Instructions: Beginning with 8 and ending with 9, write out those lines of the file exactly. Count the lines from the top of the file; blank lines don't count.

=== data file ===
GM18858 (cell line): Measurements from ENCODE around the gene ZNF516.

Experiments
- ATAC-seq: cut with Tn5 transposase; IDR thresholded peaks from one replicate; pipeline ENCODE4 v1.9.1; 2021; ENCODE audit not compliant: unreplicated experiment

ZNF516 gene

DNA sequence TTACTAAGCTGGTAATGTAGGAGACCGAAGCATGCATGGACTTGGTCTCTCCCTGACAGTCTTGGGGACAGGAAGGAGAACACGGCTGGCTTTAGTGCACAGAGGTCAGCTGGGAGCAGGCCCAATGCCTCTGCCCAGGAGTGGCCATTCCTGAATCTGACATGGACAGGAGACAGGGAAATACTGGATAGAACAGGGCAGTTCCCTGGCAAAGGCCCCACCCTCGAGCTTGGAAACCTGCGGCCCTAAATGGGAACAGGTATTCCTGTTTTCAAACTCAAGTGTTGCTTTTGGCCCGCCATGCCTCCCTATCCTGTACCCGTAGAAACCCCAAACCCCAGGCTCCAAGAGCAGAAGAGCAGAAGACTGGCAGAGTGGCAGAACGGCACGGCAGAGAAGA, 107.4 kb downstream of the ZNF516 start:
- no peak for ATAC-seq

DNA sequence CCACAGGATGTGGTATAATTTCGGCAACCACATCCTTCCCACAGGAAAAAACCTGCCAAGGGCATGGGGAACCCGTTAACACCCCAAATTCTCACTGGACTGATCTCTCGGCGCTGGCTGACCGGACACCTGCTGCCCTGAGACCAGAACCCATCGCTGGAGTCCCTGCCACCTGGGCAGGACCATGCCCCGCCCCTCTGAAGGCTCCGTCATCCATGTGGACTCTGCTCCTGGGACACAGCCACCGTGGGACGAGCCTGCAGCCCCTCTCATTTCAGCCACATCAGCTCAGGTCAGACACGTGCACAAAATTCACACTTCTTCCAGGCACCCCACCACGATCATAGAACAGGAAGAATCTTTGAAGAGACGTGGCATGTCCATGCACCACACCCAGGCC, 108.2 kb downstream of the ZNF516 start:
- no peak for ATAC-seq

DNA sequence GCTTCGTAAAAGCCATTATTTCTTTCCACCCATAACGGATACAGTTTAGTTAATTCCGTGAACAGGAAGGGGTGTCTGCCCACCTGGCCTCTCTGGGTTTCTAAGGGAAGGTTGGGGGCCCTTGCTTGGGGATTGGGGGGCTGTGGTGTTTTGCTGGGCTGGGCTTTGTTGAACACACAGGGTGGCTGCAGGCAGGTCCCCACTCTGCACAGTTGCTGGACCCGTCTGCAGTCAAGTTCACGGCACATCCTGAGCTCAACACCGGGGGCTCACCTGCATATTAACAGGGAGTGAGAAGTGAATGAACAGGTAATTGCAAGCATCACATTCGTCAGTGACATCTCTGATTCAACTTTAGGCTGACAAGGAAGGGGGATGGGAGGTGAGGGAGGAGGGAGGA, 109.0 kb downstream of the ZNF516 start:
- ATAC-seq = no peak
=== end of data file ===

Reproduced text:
- no peak for ATAC-seq

DNA sequence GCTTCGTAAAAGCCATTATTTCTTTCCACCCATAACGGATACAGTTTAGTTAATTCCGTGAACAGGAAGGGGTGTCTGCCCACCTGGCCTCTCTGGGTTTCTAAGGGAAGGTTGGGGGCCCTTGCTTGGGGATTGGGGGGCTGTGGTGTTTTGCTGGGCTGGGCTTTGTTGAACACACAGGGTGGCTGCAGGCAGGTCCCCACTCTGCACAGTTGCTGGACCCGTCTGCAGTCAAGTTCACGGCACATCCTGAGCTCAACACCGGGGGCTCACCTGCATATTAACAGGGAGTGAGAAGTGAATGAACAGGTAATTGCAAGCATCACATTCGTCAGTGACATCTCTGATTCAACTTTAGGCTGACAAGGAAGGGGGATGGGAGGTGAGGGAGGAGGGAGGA, 109.0 kb downstream of the ZNF516 start: